Burt's Eye View: Scourge of slavery

PUBLISHED: 12:01 29 March 2007 | UPDATED: 11:43 06 May 2010

A contemporary etching depicting the horror of the Zong

A contemporary etching depicting the horror of the Zong

THIS week I am speaking at a press conference with the Mayor of London Ken Livingstone at Free at Last? an exhibition exploring the history and legacy of the European Slave Trade, much in the news at present. We are speaking on a replica of the slave sh

THIS week I am speaking at a press conference with the Mayor of London Ken Livingstone at 'Free at Last?' an exhibition exploring the history and legacy of the European Slave Trade, much in the news at present.

We are speaking on a replica of the slave ship the Zong which will sail up the Thames. The Zong is the infamous ship from which slaves were thrown overboard so that the owner could claim compensation for the loss of his "property".

This replica will contain an exhibition of slavery and is organised by the Spirit of Wilberforce Project and the Centre for Contemporary Ministry, which is based at our own Moggerhanger.

Unfortunately, slavery has never vanished. Slavery is more than an act that physically enslaves a person, because it begins in the mind. It is an act of oppression and domination springing from a perversion of the human spirit which, cruelly, can only value the freedom in one if it takes freedom from another.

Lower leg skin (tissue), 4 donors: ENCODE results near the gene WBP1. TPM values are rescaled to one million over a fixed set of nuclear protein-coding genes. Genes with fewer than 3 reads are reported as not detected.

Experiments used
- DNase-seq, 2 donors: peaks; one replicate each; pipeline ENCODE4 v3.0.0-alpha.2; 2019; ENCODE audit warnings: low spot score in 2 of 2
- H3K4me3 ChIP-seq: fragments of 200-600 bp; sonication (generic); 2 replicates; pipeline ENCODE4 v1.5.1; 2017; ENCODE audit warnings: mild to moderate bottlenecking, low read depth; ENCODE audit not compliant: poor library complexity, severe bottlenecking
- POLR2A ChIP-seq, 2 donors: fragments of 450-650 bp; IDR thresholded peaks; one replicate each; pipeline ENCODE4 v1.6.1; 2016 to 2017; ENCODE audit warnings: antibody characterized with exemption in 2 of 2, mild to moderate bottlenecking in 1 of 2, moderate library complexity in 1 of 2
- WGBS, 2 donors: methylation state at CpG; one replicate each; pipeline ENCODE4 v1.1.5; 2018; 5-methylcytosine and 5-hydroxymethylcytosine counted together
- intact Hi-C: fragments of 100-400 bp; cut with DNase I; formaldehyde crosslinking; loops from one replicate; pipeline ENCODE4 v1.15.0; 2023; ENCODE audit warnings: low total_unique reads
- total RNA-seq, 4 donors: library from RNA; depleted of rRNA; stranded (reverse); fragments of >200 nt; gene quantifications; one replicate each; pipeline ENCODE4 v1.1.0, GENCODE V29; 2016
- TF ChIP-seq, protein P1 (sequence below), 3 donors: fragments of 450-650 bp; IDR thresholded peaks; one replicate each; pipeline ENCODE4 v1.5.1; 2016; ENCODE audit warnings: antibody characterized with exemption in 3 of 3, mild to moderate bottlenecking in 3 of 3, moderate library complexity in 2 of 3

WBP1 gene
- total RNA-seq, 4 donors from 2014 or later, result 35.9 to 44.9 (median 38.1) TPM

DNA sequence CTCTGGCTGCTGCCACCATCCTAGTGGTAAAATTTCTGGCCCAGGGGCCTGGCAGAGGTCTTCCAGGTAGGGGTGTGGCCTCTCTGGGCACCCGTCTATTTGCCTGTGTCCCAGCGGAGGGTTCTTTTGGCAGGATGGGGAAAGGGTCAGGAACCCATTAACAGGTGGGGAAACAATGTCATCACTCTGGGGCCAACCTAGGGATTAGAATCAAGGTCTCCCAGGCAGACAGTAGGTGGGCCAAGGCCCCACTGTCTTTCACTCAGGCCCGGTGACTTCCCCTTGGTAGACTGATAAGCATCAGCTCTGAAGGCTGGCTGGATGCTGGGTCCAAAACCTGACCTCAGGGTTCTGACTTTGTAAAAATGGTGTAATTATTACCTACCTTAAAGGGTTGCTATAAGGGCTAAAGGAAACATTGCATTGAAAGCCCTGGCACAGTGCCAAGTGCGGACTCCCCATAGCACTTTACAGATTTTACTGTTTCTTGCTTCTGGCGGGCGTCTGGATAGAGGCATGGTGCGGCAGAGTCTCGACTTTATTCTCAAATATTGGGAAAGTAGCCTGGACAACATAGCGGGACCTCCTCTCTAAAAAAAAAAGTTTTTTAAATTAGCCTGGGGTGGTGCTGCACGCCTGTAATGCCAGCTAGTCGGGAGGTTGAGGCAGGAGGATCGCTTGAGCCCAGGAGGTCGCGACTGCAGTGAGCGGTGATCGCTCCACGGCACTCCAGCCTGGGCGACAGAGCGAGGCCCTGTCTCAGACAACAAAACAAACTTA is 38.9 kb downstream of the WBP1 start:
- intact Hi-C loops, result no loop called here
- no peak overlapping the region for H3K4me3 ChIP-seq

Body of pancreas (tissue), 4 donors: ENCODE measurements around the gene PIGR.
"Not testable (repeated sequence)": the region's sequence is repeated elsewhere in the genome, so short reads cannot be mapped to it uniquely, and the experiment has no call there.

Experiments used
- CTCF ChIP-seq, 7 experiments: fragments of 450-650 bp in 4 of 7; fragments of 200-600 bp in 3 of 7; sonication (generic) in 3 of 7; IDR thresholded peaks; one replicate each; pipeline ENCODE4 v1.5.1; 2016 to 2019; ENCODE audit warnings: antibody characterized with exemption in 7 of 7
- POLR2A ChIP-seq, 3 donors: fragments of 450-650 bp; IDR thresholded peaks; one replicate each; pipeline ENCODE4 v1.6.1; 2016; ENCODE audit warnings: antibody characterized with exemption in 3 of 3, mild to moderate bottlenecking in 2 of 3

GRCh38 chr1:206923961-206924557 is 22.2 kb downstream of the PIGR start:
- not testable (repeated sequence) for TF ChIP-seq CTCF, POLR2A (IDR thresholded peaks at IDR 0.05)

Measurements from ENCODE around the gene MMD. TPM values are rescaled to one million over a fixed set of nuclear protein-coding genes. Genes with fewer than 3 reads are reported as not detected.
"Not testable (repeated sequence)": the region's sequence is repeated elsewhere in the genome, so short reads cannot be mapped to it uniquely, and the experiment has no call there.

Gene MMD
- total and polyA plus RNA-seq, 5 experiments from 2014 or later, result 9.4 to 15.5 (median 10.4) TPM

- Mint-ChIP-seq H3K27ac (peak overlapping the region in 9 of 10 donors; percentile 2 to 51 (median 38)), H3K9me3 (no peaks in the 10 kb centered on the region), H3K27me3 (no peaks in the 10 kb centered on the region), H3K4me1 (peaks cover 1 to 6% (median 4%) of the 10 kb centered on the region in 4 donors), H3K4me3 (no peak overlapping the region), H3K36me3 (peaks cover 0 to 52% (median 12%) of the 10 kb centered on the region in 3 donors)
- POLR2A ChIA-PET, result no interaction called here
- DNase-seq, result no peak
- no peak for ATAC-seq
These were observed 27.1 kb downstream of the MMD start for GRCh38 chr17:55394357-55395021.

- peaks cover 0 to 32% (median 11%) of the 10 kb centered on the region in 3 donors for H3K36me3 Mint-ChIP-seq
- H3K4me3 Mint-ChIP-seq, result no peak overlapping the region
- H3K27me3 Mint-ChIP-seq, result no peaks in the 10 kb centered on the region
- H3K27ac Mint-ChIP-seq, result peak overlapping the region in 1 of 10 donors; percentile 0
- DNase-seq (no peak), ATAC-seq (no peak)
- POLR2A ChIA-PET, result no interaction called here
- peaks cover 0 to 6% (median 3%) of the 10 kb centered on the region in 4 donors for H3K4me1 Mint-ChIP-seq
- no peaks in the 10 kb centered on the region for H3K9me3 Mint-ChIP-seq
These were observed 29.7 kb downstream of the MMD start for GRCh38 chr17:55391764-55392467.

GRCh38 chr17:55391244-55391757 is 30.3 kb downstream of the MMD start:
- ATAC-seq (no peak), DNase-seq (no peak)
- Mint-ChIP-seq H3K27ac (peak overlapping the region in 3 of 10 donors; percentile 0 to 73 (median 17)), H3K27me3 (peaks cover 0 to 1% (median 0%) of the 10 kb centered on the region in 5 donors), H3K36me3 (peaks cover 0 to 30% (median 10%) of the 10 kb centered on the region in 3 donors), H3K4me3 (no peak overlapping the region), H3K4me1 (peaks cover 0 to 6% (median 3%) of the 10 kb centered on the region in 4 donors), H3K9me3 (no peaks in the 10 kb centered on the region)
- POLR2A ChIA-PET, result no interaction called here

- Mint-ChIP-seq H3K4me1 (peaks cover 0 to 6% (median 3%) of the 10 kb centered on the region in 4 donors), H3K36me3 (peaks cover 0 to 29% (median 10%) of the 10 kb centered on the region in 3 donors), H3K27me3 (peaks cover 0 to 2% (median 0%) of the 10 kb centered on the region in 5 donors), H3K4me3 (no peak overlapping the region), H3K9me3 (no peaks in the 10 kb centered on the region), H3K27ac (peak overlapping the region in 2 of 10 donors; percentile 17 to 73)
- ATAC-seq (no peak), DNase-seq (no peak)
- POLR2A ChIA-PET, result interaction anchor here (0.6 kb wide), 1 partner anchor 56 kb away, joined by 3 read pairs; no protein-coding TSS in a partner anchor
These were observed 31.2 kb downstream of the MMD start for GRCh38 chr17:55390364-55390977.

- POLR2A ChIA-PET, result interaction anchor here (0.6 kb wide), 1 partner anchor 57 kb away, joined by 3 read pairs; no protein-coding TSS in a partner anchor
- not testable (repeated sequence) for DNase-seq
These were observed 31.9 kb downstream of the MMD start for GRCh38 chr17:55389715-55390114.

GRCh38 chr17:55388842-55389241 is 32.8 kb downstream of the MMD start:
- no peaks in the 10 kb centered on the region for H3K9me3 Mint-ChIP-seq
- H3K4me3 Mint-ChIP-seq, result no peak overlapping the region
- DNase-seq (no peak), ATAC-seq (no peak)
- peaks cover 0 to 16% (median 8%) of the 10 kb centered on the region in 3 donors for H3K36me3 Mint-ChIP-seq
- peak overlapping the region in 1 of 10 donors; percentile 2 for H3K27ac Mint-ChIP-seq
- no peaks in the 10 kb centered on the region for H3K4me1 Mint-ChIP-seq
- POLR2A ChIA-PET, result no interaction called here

Sadly, slavery crosses all human boundaries-race, faith, colour and nations. It is everywhere and takes many different forms.

There are a frighteningly large number of examples of people all over the world-children especially- starting as domestic workers and being put into bondage and slavery, or being fooled into taking a job and then finding themselves forced into prostitution.

In 2006, the United Nations estimated that more than 250,000 children were fighting as child soldiers. Many, if not most, were kidnapped from their homes and forced or brainwashed into fighting.

We are not responsible for the past, but we are responsible for what our children learn now. With an understanding of slavery, its rise, fall and rise again, they will learn that the attitudes behind it are not past attitudes, but present-day ones.

There is money to be made from exploitation and cruelty, so we should support those who fight against greed and exploitation where ever it arises. Our best response to the atrocities of the past is not to forget what happened, recognise what happens today and do whatever we can to help those who are fighting modern day slavery.


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